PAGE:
The Pros and Cons of A-Frame Homes: Are They Worth It?
While A-Frame cabins have long been popular as vacation retreats, they’re making an uprising as residential homes. Loved for their unique shape and durability, it’s important to consider the pros and cons of A-Frame homes before committing to one.
The Pros of A-Frame Homes
Less Expensive to Build than Traditional Homes
The average cost to build a 1,000-square-foot A-Frame home, including materials and labor, is $100,000 – $200,000. But, if you use a prefab A-Frame kit, you can pay even less.
A-Frame kits come in a range of design styles and sizes. You can order them with an unfinished interior and choose materials yourself or order a complete interior/exterior package. The company will prefabricate the pieces and ship them to you.
Purchasing an existing A-Frame may also be less expensive than a traditional home since these houses often have a smaller footprint.
The clean geometric lines of A-frame cabins help them stand out from neighboring homes. Their steeply sloped roofs create the shape of an “A,” which is where these cabins get their name.
While all A-frame homes have the same shape, the design options for the interior and exterior are endless. You can clad A-Frames in logs for a rustic cabin look or opt for black siding to create a dramatic and modern aesthetic.
The inside features unique angled walls, thanks to the roof’s pitch. The interior can feature log walls or drywall, depending on your preferences.
Ideal in Snowy Climates
The popularity of A-Frames in snowy rural areas is due to the steep roof that sheds snow and ice buildup. While flat roofs and low-pitched roofs allow snow to accumulate, leading to leaks and damage, A-Frames promote water and snow run-off.
Large Windows Lead to Abundant Natural Light
The front of most A-Frame cabins features a full panel of windows, allowing abundant natural light to enter the home. In a scenic setting, A-Frame windows allow occupants to connect with nature from inside the house.
The Cons of A-Frame Homes
Difficult to Heat and Cool
A-Frames feature an open and multi-story layout. Since heat rises, A-Frame homes experience hot upper floors and cooler ground levels. A-Frame homes without drywall are even harder to heat and cool since there are limited insulation options.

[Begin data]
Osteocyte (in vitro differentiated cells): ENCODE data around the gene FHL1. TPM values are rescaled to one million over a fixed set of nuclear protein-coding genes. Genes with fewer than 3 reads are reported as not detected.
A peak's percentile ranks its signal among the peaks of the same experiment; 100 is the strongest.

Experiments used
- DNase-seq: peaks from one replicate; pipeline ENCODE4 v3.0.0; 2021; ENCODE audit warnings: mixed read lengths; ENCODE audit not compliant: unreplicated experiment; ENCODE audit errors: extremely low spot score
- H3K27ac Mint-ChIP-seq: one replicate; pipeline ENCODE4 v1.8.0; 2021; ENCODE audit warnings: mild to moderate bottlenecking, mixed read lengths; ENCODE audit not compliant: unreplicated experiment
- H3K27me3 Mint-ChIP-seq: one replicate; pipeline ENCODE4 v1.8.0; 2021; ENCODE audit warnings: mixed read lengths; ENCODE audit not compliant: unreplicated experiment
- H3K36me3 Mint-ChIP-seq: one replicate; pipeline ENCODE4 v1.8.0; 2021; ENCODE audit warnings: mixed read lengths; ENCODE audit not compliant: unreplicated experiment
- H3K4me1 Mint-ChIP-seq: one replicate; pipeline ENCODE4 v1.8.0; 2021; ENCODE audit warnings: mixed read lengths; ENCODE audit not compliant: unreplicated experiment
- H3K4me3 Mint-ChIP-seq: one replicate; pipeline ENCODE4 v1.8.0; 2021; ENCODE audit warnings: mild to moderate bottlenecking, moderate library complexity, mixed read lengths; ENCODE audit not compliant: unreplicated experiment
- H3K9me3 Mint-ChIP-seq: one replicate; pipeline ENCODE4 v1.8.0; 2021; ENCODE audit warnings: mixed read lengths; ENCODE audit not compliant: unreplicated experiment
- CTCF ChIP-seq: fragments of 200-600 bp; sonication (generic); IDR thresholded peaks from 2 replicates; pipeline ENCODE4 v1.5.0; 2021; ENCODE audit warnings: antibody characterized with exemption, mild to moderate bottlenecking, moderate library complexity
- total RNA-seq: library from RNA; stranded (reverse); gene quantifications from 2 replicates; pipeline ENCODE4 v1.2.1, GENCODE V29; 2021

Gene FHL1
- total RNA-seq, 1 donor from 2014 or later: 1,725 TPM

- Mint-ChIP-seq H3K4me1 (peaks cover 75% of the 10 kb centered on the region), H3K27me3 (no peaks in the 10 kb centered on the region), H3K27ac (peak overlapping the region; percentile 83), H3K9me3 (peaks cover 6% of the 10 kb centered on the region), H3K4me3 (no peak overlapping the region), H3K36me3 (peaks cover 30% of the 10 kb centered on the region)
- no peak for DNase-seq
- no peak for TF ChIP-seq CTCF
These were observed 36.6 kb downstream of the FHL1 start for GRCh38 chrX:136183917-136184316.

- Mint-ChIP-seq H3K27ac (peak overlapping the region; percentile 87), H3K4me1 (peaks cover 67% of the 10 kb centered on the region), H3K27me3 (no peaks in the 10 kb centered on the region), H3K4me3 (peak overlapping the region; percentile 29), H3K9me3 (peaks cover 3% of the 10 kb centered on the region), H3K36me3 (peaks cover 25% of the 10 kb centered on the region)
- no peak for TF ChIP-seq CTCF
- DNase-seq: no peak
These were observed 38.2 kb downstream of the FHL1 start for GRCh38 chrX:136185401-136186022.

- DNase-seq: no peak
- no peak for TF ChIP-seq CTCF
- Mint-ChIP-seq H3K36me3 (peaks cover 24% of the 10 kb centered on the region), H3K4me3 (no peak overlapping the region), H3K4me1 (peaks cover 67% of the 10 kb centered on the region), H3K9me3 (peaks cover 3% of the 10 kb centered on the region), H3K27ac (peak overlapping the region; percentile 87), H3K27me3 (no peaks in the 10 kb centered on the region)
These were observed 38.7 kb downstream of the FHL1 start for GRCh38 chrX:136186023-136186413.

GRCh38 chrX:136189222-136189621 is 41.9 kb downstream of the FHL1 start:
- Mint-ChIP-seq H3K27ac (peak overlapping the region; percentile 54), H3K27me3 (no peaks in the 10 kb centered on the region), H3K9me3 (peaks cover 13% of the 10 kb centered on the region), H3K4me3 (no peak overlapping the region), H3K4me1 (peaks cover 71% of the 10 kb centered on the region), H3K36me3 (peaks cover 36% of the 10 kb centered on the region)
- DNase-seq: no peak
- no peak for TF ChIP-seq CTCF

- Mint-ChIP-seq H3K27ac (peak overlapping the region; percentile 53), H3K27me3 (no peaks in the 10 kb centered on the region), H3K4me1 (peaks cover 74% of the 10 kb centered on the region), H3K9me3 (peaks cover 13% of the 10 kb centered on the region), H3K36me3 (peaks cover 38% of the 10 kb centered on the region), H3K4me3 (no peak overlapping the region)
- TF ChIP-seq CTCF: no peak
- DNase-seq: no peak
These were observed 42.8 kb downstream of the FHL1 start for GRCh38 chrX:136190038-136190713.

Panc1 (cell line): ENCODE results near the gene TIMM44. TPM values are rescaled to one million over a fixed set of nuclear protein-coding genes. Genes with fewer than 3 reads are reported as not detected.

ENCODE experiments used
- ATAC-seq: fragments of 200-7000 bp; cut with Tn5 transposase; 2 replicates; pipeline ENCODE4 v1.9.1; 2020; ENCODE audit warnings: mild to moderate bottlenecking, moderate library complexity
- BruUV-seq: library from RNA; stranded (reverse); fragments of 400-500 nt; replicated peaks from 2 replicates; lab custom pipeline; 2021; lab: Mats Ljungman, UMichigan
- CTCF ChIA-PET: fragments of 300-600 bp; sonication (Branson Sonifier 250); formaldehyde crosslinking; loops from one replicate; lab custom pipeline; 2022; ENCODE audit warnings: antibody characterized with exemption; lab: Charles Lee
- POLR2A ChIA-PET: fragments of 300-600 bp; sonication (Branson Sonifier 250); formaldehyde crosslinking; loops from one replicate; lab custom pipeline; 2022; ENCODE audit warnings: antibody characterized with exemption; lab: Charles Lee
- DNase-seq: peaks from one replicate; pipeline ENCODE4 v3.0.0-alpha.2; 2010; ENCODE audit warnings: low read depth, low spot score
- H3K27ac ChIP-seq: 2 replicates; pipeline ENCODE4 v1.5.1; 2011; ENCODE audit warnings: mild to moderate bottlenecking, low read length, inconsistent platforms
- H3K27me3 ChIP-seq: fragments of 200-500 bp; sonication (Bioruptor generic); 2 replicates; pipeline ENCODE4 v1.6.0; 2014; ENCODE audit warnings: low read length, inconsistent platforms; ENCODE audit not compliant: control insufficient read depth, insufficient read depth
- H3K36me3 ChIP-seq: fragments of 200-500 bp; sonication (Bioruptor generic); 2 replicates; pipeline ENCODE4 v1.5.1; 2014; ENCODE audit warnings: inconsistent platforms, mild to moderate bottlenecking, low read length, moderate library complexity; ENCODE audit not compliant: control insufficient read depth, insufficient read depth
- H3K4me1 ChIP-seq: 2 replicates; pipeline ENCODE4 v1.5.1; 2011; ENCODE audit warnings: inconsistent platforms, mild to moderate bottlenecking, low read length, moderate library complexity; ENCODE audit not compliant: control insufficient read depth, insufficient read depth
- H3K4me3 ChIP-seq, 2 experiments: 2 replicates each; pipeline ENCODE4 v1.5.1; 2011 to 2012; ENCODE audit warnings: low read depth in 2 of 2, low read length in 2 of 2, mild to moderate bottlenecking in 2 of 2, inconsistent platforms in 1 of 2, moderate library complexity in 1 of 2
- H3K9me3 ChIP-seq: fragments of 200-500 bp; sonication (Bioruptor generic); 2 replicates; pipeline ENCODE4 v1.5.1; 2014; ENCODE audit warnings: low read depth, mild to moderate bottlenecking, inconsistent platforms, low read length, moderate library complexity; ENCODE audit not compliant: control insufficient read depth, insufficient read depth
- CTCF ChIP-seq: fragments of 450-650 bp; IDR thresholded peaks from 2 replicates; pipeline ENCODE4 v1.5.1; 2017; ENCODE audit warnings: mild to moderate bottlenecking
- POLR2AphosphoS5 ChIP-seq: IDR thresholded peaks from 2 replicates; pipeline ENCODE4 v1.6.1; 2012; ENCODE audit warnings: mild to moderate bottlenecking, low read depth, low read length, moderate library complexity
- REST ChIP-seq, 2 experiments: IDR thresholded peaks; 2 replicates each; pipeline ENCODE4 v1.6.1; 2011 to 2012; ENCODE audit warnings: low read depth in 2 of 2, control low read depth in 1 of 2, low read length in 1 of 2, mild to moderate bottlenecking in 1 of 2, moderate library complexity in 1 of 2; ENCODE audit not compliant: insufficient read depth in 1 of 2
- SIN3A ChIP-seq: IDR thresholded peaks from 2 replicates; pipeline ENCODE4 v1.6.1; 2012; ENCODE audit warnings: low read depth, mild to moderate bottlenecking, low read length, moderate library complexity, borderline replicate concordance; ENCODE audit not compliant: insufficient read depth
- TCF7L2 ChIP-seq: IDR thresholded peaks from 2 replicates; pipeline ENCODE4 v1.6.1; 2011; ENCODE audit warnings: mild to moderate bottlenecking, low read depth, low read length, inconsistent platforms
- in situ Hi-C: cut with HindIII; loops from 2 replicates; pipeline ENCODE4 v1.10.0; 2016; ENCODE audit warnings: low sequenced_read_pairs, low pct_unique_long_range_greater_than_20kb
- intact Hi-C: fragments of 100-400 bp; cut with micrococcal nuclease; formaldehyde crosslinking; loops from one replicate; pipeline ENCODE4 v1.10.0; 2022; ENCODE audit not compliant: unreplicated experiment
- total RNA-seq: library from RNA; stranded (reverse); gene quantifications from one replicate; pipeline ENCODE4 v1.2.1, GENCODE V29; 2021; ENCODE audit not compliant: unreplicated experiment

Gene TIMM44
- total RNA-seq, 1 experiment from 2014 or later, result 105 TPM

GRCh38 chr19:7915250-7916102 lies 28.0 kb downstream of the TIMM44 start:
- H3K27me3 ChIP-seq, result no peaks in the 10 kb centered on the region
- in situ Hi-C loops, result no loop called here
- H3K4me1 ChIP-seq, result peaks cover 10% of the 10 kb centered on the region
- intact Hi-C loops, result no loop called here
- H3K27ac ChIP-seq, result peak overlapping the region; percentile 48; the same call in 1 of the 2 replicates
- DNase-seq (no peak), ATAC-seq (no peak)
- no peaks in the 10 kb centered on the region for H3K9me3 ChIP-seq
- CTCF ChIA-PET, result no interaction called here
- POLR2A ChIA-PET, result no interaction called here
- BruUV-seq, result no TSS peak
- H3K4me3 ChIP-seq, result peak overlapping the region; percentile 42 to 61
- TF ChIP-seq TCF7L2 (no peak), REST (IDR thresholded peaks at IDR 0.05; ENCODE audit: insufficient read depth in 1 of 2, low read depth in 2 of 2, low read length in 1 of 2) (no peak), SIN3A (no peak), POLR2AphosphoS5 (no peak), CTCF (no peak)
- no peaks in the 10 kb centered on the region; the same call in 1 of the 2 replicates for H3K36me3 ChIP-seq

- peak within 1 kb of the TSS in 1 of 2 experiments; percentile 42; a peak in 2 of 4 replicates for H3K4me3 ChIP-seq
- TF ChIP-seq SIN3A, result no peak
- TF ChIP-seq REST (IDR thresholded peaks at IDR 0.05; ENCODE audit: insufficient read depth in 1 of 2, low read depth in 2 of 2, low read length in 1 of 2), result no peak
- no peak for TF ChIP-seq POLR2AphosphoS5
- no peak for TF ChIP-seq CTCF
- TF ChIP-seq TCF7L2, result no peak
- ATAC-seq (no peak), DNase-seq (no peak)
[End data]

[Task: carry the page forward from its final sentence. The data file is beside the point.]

Lack of Upper Floor Space
The steep angle of A-frames leads to a small upper floor with angled walls. Because of the lack of upper floor space, it can be hard to create bedroom space for multiple people on the upper floor of small builds.
Awkward Furniture Layouts
The angles in A-Frames make furniture layout difficult. On the upper floors, there may only be a single wall you can push a bed up against.
On lower floors, you must pay attention to the height of your furniture so that it can sit flush against the wall before it starts angling inward. The smaller the home, the more difficult furniture placement will be.
Large Windows Lead to Privacy Concerns
While large windows lead to abundant natural light, they also pose privacy concerns. If your cabin isn’t in a remote spot, you’ll need to come up with creative solutions to protect yourself from onlookers.
While you can buy blinds or shades to cover your A-frame windows, it’s expensive, especially if you need custom window coverings.
Lack of a Gutter System
When considering the pros and cons of A-frame houses, take water run-off into account. Most A-Frame homes don’t have gutter systems since the roof naturally sheds water. Gutters direct water away from a home so it can’t seep into the foundation or pool around the siding.
Since A-Frame homes don’t have gutters, it’s crucial to stay on top of drainage concerns and ensure the site is sloped to discourage water from penetrating the foundation.